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THE PEACE CORPS DIARIES: I Survived A 36-Hour Psychedelic Dance Party In The Heart Of Darkness

Tuesday, February 28th, 2012

EDITOR’S NOTE: The author is finishing up a two year hitch in the Peace Corps doing health counseling in rural Paraguay. He sends Phawker intermittent dispatches of his adventures whenever he gets close enough to civilization for Internet access.

BY ST. JOHN BARNED-SMITH SOUTH AMERICAN CORRESPONDENT Paraguay’s Chaco is a forbidding plain of mesquite, baking heat, and swirling dust. The last time I visited, I promised myself I would never return. But last month, after I heard about the Arete Guazu – a type of indigenous carnaval – I once again found myself spending eight cramped hours on a bus heading north-northwest, bobbing over uneven asphalt, and sweating into the overstuffed upholstery.

I arrived in Mariscal Estigarribia, “The heart of the Chaco” (translation – good luck getting home if you miss your bus.) Mariscal is the last major stop before Bolivia, even though it’s still 200k to the border. It’s also the site of the Arete Guazu (Big Party), or the Chaco Carnaval.

The festival is a three day long party. I woke early the first day and drank some mate. It was cool and the sun had barely risen. The normally dusty tracks had flooded with rain from the torrential storms that hit so hard and uncharacteristically frequently last month, turning to the landscape to a sticky goo.

After walking the five kilometers to Santa Teresita from Mariscal, I crossed 100 yards of slimy muck, arriving at the tail end of Mass. Though the Arete Guazu has its roots in Indian harvest festival, the Catholic Church (which came to the region decades ago), has left its mark. The party started with a church service. The priest (or pa’i here) started a “Hail Mary,” and everyone filed out.

Then the dancing started, a three step shuffle, everyone holding hands in a large circle. A group of eight or nine drummers stood off to the side, beating out a steady tattoo. First there was one small circle of the revelers who’d showed up early. But as I watched, dozens of people started trickling in, and the circle became two, three, four. A small cloud of dust appeared, we all kept shuffling. The older woman carried flowers and wore floppy hats.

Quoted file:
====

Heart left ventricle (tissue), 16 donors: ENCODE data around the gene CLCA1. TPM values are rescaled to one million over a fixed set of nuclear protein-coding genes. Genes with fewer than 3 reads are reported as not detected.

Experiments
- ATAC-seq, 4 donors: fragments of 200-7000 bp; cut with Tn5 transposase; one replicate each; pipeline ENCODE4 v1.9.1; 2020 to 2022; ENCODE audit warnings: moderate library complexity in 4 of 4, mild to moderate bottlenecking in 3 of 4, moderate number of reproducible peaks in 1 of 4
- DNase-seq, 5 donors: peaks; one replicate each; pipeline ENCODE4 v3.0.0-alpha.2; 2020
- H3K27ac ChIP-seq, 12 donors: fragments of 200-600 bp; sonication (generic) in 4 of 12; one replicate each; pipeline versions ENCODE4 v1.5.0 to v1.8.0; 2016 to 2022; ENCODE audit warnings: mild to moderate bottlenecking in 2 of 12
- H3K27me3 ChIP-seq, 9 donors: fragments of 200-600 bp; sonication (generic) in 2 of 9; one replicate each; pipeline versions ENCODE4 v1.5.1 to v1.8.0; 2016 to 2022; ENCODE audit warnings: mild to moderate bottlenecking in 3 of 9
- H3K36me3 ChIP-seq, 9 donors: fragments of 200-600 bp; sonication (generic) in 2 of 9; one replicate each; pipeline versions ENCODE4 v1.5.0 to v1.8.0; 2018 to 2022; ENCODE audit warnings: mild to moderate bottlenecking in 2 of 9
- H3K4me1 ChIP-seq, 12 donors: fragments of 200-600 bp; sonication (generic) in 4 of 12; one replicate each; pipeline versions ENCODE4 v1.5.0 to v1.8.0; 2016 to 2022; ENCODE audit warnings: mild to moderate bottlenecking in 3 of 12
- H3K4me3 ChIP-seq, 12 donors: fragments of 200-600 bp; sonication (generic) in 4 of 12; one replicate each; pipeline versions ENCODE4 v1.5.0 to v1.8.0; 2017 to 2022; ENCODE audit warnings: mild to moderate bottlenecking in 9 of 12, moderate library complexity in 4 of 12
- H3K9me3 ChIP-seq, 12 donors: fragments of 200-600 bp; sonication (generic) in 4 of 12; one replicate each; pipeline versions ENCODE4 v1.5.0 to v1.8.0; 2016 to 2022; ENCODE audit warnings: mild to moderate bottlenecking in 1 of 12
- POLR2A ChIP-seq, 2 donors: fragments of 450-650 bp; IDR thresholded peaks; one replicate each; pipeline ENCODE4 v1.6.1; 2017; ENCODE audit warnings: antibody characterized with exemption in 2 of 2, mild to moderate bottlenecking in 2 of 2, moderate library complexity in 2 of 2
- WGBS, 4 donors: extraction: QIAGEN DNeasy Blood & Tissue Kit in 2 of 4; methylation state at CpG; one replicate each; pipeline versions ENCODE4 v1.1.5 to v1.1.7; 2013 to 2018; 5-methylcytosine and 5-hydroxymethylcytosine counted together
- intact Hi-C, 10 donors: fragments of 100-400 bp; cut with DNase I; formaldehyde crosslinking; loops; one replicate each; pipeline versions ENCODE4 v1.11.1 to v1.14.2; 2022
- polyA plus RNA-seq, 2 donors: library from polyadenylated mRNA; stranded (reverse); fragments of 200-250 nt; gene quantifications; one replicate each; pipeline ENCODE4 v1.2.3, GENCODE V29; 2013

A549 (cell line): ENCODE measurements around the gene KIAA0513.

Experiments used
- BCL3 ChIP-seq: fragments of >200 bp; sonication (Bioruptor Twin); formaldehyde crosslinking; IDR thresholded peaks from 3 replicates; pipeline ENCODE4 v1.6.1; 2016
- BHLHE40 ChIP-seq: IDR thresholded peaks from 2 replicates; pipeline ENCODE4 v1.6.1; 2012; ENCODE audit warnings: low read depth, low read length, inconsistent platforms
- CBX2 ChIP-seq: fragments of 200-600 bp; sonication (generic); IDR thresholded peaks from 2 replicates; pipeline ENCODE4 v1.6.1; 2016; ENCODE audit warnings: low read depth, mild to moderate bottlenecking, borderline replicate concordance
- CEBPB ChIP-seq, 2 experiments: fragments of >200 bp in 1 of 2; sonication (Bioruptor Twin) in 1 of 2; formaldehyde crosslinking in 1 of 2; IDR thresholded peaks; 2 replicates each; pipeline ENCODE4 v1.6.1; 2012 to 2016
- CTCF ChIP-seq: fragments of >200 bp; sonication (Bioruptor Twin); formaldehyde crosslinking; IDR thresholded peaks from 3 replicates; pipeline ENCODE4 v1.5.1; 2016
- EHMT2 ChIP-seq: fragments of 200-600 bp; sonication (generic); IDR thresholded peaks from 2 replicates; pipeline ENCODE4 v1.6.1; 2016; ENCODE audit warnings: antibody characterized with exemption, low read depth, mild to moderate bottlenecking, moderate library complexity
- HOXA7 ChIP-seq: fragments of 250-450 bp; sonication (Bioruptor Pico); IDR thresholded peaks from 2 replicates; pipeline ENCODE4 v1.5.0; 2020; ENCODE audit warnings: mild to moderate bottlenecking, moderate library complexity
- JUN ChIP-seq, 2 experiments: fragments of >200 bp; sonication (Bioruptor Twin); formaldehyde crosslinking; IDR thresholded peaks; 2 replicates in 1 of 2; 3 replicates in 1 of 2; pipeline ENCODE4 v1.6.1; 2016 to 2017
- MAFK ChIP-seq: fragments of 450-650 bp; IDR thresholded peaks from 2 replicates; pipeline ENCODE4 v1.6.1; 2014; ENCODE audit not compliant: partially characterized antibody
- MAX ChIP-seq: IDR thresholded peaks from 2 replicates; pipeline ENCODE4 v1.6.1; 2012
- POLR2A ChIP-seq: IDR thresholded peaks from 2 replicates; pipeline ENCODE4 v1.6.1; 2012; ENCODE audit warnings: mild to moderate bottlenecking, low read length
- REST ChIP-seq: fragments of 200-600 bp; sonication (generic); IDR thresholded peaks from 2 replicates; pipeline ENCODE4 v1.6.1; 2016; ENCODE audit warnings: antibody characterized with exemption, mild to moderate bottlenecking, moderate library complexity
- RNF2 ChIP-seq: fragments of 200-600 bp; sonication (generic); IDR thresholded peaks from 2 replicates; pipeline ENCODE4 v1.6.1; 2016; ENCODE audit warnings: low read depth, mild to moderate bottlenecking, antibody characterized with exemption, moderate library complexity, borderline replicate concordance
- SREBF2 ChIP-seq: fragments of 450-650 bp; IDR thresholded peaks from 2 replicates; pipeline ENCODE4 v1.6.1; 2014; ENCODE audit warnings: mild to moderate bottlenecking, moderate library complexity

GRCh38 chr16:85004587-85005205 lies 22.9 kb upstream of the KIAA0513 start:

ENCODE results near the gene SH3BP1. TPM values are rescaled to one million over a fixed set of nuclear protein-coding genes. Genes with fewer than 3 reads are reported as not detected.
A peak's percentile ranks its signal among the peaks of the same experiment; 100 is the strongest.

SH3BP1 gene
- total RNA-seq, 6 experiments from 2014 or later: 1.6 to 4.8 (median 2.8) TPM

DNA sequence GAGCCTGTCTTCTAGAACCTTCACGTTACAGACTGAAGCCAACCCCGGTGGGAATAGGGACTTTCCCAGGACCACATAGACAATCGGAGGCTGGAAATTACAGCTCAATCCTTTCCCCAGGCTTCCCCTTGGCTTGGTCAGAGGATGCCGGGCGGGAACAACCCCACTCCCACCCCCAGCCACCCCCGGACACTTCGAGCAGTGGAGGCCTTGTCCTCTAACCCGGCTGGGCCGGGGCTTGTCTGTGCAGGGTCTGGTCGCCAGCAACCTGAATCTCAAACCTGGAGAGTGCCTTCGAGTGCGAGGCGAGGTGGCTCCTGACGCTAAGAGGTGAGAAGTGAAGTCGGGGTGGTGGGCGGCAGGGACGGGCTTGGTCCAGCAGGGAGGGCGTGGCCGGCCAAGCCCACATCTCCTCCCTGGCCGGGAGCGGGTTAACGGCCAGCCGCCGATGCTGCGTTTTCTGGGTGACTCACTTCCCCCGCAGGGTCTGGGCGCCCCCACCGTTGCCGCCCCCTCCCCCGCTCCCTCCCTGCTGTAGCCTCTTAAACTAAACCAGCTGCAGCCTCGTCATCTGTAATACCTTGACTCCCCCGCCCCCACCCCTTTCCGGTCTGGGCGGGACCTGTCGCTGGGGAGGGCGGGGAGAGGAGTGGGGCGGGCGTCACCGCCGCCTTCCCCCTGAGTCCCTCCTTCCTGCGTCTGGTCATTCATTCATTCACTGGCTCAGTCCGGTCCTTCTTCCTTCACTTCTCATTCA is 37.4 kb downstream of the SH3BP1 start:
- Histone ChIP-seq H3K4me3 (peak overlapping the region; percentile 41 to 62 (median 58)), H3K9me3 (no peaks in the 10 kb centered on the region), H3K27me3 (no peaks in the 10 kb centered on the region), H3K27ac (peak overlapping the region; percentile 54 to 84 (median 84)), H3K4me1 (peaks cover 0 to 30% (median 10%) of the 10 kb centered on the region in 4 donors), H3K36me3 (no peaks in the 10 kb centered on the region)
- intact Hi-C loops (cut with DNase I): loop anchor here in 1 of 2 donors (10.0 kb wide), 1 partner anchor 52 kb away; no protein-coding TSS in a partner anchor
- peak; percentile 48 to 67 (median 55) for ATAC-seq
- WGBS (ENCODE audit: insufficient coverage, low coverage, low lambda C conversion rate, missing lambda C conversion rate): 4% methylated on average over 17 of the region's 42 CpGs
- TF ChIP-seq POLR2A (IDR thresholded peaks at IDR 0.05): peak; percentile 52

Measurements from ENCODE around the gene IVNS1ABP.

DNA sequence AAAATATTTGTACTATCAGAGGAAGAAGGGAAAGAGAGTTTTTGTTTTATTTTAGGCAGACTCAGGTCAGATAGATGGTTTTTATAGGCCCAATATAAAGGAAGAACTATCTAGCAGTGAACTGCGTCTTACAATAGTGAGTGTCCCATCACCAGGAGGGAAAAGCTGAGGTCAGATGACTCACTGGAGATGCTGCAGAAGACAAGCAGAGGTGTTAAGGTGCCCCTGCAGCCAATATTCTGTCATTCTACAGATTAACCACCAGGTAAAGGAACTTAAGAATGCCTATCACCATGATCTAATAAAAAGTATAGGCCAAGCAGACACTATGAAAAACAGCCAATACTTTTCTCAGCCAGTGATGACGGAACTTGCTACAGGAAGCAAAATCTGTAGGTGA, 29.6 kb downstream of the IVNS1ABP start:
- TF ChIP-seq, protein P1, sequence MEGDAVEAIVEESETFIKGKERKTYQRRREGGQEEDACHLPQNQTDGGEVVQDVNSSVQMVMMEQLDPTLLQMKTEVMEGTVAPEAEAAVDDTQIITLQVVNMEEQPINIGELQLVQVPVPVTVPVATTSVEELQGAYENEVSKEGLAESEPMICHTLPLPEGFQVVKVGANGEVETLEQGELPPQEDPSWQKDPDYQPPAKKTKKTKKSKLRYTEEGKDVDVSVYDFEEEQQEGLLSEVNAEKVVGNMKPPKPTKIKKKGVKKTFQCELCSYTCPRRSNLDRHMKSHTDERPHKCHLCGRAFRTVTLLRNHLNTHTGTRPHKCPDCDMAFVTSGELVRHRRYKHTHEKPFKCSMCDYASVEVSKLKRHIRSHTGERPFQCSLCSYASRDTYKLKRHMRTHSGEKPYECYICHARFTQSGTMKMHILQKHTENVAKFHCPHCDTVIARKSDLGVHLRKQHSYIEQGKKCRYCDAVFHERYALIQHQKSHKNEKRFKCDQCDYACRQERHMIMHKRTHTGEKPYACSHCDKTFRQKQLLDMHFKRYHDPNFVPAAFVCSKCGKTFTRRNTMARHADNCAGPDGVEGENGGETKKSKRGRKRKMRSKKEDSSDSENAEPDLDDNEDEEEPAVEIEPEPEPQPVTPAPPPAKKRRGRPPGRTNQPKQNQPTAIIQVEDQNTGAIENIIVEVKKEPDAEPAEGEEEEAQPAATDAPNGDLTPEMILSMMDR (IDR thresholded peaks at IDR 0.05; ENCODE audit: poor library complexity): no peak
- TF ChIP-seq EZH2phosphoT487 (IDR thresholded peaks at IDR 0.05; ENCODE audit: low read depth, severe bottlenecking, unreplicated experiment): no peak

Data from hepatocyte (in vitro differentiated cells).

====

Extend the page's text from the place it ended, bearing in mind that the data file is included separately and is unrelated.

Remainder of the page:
Traditionally, dancers follow the drummers, who visit every house that prepares Chicha – a traditional, yogurt-y drink made of fermented corn. (And involves chewing the corn and then spitting it into a communal cauldron to ferment. Mmmm, yummy.) An elderly woman walked on the outskirts of the circle, smearing cheeks with white talcum powder. “It represents good,” the pa’i told me. “On the third day [during the cuchi-cuchi] they will smear black on our faces too.” “It has lots of symbolism,” he said, representing the fight between the forces of good and evil. MORE

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RICK SANTORUM: Ignorance Is Bliss

Tuesday, February 28th, 2012


NEW YORK TIMES: Most of that attention has focused on his complaint that President Obama’s stated goal of making higher education accessible to all is a snobby one that assumes academic inclinations where they may not exist. But Santorum has also decried universities as enemies of faith, environments that leach some of the unquestioned piety out of young adults who are, in this new setting, being prodded to ask questions. He went so far as to call colleges “indoctrination mills” that ridicule and isolate young conservatives. […] If you couple the selectiveness and stridency of Santorum’s lament about college with his and his wife’s decision to home-school all seven of their children, you have to wonder if his real beef with higher education is that it threatens the indoctrination that has sometimes occurred already around the kitchen table. It does what it’s supposed to do, encouraging young adults to survey a broader field of perspectives, exhorting them to tap into a deeper well of information, inviting them to draw their own conclusions, and allowing them to figure out for themselves what they believe and who they are. About 1.5 million American children were home-schooled in 2007, the latest year for which the Department of Education provides an estimate. When their parents were asked why, they most commonly cited moral and spiritual reasons. There’s a positive way to regard that: these moms and dads are making a greater personal investment in their kids. There’s a negative way as well: they’re not so much impressing as radically imposing their values on their offspring by cutting them off from alternative viewpoints. Is that really good parenting? MORE

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Via BuzzFeed

Cost of the War in Iraq